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Hamilton, Pujols Hoping For Rebound

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    NEWSLETTERS

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    Josh Hamilton #32 of the Los Angeles Angels of Anaheim sits in the dugout after scoring a run in the sixth inning of a baseball game against the Texas Rangers at Rangers Ballpark in Arlington on April 7, 2013 in Arlington, Texas. (Photo by Brandon Wade/Getty Images)

    Over the past four seasons, the AL West has been a two-horse race, basically.

    And over the past two years, those two horses have been the Texas Rangers and Oakland A's, who have topped the Rangers for the division title in the past two seasons, ending the Rangers' two-year run as division champs and AL pennant winners in 2010 and 2011.

    A big reason the Los Angeles Angels have fallen off the pace in recent seasons has been the disappointment of their big-money contracts they gave to Albert Pujols and Josh Hamilton.

    Hamilton was infamously bad last season, being dropped as low as No. 7 in the Angels' lineup at times before finally showing some signs of life down the stretch but finished the year with just a .250 batting average and a .307 on-base percentage. Now, he's in spring training 28 pounds heavier than he was last year, and back to the weight he was when he was winning MVP awards with the Rangers. He's hoping to be back to where he was prior to falling off the cliff in 2012, his final year with Texas.

    "Oh man, it's a cake walk," Hamilton told MLB.com. "I've never failed in baseball before. And I wouldn't call it a failure [last season]; I just wouldn't call it meeting expectations around me and what I put on myself as a player. My life has been about redemption."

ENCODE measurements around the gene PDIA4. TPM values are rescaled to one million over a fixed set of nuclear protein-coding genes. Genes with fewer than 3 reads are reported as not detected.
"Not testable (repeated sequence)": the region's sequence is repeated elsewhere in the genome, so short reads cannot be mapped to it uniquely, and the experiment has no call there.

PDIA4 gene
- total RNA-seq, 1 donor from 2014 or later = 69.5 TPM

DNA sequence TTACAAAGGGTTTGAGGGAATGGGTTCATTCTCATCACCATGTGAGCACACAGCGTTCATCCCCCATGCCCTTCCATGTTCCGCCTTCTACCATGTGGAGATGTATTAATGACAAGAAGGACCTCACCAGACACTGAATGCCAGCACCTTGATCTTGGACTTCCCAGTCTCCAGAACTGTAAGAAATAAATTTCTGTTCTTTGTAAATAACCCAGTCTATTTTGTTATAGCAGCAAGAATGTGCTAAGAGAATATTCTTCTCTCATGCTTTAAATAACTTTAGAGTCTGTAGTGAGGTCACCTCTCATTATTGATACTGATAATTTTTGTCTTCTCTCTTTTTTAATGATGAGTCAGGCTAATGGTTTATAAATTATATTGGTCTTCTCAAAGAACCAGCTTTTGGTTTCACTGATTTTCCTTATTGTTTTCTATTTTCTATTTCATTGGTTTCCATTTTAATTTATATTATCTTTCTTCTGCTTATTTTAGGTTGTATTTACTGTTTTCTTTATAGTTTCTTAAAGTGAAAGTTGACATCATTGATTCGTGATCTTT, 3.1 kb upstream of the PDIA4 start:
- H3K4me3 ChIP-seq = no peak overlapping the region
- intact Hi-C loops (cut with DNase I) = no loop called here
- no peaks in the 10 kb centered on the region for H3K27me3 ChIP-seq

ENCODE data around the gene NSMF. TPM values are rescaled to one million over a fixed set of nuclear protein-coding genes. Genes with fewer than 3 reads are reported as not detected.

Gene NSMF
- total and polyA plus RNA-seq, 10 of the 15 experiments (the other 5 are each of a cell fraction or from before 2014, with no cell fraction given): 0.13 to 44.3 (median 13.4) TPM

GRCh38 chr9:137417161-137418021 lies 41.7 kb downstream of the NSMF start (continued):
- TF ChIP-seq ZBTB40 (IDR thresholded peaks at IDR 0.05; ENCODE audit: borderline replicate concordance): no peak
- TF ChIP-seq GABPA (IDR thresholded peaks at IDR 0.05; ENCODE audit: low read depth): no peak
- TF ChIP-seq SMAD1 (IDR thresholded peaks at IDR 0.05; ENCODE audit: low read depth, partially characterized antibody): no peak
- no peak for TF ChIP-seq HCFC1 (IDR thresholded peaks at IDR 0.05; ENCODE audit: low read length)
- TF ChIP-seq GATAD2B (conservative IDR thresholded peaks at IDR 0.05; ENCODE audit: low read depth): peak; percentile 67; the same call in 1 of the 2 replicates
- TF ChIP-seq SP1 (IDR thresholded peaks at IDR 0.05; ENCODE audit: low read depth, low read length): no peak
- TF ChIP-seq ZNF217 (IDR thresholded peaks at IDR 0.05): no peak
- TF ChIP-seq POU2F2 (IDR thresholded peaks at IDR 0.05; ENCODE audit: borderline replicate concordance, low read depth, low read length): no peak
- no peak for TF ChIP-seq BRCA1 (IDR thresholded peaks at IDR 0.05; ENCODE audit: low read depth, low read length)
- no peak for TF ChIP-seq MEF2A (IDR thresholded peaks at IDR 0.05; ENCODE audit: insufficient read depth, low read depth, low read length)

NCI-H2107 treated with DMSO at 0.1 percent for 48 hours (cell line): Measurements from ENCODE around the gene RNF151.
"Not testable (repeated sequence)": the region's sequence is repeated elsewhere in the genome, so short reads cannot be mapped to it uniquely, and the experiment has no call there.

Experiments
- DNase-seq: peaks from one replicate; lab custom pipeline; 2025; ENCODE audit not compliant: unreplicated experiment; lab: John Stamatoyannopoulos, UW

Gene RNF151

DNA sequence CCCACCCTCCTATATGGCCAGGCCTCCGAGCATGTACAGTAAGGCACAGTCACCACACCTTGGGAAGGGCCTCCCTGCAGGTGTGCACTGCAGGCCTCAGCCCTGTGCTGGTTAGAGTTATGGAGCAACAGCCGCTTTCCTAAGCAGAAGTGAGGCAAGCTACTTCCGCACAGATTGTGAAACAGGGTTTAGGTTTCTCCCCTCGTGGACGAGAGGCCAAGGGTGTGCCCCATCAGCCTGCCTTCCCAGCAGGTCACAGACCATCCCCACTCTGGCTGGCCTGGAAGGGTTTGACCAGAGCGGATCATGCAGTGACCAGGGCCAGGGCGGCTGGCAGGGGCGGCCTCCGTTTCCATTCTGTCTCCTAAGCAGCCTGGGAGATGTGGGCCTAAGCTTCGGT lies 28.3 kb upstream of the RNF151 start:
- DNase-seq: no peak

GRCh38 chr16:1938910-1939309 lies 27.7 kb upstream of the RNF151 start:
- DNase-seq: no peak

Pujols was limited to 99 games last season after a disappointing 2012 — his first year in Anaheim. His health has been questioned, as has his durability moving forward in the midst of his $240 million deal.

    "You are never going to hear excuses out of my mouth," Pujols told MLB.com. "If you hear me complaining or using an injury as an excuse for a struggle, then correct me. I'm not that type of guy. I struggled because it's part of the game. My first year, I struggled the first month, but look at the last five months. Nobody was better than me after the All-Star Game. You can compare slugging and all that. Last year was the same -- a great start, but the injury happened. ... Look what I was able to do with one leg. It was like having a flat tire and a broken rim. This game is tough enough being 100 percent. Imagine having an injury to deal with. It's hard."

    Even though the Angels can pretty much assure themselves they're going to get serious production from Mike Trout, arguably the best player in baseball, they need more than just him to be able to compete with the Rangers, A's and possibly even the retooled Mariners.